- I, or my close male relatives, have probably not gone bald! (Speaking for my close male relatives: ahahahaha, nooooooo.)
- Based on my DNA, my piss probably doesn’t smell funny to me after I’ve eaten asparagus! (Which is true, it doesn’t… but is it supposed to???)
- My DNA suggests I like the taste of fresh coriander! (Like it? I LOVE IT!)
- My DNA doesn’t indicate I’m particularly sensitive to bitter flavours (…which I guess is true; the thing I hate in the flavours of cruciferous vegetables is the way they smell and taste like farts, not really bitterness.)
- My DNA does suggest I’m highly sensitive to sweetness, so I probably don’t seek out sugary foods. (This I found interesting, because I actually do dislike lots of intensely sweet foods that other people seem to enjoy, like milk chocolate or lollies, and have always been more of a savoury snack enjoyer – I just had no idea it was a genetic trait, haha!)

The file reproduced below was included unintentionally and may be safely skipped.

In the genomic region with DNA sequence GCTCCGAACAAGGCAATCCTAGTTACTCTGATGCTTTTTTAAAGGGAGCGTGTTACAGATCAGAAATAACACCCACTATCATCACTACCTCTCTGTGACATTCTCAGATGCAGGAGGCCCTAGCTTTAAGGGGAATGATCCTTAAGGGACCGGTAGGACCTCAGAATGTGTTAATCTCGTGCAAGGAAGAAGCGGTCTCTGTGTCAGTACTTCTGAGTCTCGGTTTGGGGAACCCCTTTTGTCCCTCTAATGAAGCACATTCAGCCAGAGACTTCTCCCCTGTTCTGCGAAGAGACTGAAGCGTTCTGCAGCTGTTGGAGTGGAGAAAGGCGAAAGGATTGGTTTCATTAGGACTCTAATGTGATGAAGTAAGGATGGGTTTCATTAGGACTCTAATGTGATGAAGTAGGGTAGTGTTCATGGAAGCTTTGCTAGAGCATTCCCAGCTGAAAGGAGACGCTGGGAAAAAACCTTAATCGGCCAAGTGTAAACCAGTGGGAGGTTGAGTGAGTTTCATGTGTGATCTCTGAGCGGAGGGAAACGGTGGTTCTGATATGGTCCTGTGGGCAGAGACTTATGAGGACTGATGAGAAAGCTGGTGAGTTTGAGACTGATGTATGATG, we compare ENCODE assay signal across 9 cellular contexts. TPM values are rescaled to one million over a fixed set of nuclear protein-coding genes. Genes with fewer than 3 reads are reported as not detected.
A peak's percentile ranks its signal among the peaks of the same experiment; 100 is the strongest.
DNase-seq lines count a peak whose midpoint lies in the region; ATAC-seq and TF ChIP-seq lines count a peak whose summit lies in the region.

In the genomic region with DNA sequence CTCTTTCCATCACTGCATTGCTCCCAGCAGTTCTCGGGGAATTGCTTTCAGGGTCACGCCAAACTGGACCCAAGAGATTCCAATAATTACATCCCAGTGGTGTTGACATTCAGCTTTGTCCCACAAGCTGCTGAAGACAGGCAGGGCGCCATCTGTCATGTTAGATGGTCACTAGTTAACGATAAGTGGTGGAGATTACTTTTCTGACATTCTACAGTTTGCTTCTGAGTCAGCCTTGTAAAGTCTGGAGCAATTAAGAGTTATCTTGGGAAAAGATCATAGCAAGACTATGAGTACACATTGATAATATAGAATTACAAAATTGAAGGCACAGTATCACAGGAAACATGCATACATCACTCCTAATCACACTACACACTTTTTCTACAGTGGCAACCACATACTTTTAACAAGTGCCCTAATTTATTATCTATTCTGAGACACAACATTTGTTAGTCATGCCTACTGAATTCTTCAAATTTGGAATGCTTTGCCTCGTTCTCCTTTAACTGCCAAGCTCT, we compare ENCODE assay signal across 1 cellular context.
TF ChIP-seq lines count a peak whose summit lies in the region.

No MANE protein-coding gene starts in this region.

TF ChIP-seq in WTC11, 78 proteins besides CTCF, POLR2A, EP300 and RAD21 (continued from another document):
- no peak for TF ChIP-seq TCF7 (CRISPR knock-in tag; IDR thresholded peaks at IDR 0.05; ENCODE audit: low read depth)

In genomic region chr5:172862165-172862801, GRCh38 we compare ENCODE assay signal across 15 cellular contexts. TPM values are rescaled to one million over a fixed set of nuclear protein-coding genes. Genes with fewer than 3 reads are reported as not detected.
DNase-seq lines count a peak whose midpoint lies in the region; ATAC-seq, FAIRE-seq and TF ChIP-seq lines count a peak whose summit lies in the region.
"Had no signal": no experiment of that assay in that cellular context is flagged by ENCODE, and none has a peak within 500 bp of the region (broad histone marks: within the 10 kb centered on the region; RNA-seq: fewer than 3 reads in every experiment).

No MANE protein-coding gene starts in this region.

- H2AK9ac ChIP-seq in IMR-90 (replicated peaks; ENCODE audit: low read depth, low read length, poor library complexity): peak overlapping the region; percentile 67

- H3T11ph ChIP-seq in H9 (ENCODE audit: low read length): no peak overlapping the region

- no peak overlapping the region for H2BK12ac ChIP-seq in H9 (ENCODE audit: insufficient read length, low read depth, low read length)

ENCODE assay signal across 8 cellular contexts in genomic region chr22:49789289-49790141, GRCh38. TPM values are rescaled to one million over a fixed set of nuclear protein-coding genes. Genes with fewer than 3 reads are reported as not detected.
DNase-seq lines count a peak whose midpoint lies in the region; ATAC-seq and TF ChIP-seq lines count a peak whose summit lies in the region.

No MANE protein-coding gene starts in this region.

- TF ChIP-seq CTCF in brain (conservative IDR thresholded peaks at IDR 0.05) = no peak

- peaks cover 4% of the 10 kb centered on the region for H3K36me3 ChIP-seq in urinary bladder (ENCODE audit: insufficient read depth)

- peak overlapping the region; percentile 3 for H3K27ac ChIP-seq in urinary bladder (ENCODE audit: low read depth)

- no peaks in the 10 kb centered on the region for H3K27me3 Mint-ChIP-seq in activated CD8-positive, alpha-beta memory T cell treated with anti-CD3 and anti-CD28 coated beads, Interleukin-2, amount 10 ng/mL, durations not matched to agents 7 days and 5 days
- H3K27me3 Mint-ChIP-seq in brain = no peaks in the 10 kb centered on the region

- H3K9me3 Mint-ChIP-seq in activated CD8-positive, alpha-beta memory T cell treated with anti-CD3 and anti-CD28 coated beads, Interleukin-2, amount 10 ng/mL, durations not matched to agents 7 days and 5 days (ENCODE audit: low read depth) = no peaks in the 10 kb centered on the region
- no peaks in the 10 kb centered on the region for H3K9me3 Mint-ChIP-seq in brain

- I’m probably less sensitive to umami, or “savoury flavour”, than average.
- I’m not lactose intolerant. (I had noticed, lol.)
Would I have bought this test kit for myself? No. And given they seem to have fairly poor data for people of Indian background (and not just Indian, tbh – apparently they have 1,277 geographic regions in Europe they can link you to, but only 57 for all of Asia east of Iran?), I’m not sure how worth it it was for Vivian either. But it’s a sunk cost at this point, and IDK, the “traits” part was kind of fun 😛 It would probably be more enlightening for the kind of person who’s like, “idk, I think my surname is proooobably German?” rather than people who already kinda know our family histories. Still, it hasn’t been a terrible diversion this evening. I hope they can get better data for non-European parts of the world.